After 5-year FOIA fight, documents show ties between researchers, officials in Lyme wars

Documents obtained after a long FOIA battle reveal “behind-the-scenes maneuvers and long-standing connections between the scientists’ group and government officials” in the debate over whether Lyme disease can be chronic.

The debate, and the fight for the documents, are detailed by Mary Beth Pfeiffer in the Poughkeepsie (N.Y.) Journal and by documentary film maker Kris Newby on IRE’s Transparency Watch blog.

In 2007, in doing research for a film, Newby requested emails and resumes pertaining to three employees at the Center for Disease Control and Prevention. She writes that “For five years the agency strung me along with frivolous denials, mysterious delays, shifting explanations and false promises. In essence, the delays became an illegal, off-the-books FOIA denial.” Her account of how the CDC handled – or didn’t handle  her request is alarming.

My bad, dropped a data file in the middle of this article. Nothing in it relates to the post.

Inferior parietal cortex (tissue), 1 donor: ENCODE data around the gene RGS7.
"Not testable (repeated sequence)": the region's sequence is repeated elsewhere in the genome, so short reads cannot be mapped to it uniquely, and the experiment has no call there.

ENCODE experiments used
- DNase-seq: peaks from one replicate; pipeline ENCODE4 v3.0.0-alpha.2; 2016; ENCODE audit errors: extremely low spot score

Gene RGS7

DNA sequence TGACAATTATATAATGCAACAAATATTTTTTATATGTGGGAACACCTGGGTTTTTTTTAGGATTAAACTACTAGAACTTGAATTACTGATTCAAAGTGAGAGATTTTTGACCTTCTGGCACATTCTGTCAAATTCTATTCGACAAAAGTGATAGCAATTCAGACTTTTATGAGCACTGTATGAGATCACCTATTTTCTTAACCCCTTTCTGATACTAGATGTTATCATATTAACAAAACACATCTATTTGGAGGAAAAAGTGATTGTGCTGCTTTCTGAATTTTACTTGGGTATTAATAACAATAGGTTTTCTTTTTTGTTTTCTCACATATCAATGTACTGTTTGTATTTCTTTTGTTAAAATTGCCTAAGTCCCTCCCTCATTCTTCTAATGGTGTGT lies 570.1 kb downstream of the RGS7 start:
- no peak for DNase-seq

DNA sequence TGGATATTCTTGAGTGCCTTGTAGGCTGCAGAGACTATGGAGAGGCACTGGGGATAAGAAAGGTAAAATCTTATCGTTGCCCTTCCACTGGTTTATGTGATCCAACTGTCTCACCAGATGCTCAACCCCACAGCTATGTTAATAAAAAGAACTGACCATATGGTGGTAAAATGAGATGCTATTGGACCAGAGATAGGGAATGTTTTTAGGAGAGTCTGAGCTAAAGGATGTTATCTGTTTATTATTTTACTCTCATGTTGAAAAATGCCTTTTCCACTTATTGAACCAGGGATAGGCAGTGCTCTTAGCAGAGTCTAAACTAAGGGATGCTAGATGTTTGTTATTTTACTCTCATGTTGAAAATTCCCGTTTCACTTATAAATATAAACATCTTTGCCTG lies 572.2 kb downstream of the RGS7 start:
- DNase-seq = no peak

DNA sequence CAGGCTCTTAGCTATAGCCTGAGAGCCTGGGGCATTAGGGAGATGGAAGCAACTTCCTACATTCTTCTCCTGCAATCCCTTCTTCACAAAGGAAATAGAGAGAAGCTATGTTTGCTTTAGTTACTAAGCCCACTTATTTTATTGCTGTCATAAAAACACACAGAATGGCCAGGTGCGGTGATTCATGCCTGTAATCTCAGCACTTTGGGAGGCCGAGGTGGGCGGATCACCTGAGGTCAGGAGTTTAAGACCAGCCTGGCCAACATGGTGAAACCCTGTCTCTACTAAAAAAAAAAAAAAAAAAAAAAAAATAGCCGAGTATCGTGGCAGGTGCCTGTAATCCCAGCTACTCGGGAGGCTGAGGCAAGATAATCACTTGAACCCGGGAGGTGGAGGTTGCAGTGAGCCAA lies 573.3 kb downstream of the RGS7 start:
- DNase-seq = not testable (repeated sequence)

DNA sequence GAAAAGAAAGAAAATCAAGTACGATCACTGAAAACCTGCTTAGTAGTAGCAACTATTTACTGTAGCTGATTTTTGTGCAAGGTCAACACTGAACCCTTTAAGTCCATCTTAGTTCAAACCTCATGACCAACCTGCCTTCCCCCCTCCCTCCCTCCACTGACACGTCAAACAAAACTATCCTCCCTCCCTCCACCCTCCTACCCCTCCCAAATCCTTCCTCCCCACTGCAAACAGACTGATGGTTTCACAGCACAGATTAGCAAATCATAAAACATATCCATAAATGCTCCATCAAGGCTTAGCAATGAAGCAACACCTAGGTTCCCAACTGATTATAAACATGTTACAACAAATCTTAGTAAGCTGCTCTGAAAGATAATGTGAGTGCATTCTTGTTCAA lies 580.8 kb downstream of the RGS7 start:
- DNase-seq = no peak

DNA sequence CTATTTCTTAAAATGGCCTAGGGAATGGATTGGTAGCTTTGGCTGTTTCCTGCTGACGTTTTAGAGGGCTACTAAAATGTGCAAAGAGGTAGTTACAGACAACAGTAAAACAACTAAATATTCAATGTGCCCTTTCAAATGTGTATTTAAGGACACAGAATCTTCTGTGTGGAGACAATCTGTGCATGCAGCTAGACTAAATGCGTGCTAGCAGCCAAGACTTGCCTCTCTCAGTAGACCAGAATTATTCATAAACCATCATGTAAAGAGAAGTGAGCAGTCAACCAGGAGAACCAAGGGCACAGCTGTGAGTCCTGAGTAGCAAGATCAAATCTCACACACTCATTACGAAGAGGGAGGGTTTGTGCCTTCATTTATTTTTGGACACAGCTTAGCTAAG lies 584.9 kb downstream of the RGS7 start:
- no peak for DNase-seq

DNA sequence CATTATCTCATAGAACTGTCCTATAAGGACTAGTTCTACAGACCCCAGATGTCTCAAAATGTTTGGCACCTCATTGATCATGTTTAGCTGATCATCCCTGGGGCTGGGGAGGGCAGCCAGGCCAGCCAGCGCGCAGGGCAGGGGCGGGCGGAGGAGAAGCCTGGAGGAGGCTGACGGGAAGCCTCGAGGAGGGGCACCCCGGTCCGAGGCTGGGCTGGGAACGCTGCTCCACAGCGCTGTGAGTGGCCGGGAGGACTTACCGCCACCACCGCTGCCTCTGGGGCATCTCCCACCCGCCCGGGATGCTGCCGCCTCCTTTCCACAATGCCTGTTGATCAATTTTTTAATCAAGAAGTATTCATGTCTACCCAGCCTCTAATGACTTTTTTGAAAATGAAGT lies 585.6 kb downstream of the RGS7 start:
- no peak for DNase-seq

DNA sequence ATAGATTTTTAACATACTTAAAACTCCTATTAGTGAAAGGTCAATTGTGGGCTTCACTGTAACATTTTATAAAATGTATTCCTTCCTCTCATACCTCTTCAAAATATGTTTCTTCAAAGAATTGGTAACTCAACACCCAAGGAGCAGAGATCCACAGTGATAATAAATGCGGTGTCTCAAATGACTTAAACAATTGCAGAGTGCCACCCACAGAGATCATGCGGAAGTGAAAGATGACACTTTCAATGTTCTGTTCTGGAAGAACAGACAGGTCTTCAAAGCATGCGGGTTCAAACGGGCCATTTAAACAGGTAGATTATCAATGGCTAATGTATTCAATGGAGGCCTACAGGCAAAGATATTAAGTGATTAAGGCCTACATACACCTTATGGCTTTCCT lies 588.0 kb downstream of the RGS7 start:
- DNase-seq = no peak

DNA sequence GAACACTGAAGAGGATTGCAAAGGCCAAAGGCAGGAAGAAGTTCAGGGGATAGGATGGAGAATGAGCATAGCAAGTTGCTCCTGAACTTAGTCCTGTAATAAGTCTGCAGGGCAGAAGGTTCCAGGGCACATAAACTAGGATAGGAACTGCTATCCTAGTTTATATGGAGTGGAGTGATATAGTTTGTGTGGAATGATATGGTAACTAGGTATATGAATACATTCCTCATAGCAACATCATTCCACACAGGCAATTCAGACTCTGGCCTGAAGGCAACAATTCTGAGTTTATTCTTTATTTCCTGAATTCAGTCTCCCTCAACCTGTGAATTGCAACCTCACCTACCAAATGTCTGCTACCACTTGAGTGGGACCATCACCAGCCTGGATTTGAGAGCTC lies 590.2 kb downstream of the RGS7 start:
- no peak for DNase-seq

Newby, whose film had been completed, provided the 3,000 pages of documents to Pfeiffer.

The documents show close connections between the government officials who set disease policy and researchers who have received government funds and written treatment guidelines. “As a result, physicians and scientists with opposing views on Lyme disease believe they have been marginalized in the debate.” This graphic provides a good overview of the connections and issues.

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